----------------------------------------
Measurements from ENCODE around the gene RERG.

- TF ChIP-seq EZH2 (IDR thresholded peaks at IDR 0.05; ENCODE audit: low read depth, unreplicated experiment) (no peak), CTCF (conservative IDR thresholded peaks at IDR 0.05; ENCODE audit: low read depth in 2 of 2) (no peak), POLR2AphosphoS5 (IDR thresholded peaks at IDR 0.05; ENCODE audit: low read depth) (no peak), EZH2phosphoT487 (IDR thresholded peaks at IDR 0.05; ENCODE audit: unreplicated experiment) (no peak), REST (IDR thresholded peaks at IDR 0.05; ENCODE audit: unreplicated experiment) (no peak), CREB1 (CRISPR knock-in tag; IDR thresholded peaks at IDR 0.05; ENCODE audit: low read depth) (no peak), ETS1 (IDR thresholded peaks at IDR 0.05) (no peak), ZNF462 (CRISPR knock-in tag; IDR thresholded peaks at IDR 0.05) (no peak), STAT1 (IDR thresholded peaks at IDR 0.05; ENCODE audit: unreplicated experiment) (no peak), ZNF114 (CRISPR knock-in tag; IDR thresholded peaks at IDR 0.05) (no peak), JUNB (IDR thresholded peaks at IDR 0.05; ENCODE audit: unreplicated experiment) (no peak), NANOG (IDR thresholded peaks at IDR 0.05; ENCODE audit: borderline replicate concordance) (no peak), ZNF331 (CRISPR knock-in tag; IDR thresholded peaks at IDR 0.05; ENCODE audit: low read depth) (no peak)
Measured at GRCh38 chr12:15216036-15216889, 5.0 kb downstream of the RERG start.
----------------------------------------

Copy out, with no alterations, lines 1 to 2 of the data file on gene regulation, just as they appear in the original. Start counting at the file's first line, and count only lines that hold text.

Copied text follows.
Measurements from ENCODE around the gene RERG.

- TF ChIP-seq EZH2 (IDR thresholded peaks at IDR 0.05; ENCODE audit: low read depth, unreplicated experiment) (no peak), CTCF (conservative IDR thresholded peaks at IDR 0.05; ENCODE audit: low read depth in 2 of 2) (no peak), POLR2AphosphoS5 (IDR thresholded peaks at IDR 0.05; ENCODE audit: low read depth) (no peak), EZH2phosphoT487 (IDR thresholded peaks at IDR 0.05; ENCODE audit: unreplicated experiment) (no peak), REST (IDR thresholded peaks at IDR 0.05; ENCODE audit: unreplicated experiment) (no peak), CREB1 (CRISPR knock-in tag; IDR thresholded peaks at IDR 0.05; ENCODE audit: low read depth) (no peak), ETS1 (IDR thresholded peaks at IDR 0.05) (no peak), ZNF462 (CRISPR knock-in tag; IDR thresholded peaks at IDR 0.05) (no peak), STAT1 (IDR thresholded peaks at IDR 0.05; ENCODE audit: unreplicated experiment) (no peak), ZNF114 (CRISPR knock-in tag; IDR thresholded peaks at IDR 0.05) (no peak), JUNB (IDR thresholded peaks at IDR 0.05; ENCODE audit: unreplicated experiment) (no peak), NANOG (IDR thresholded peaks at IDR 0.05; ENCODE audit: borderline replicate concordance) (no peak), ZNF331 (CRISPR knock-in tag; IDR thresholded peaks at IDR 0.05; ENCODE audit: low read depth) (no peak)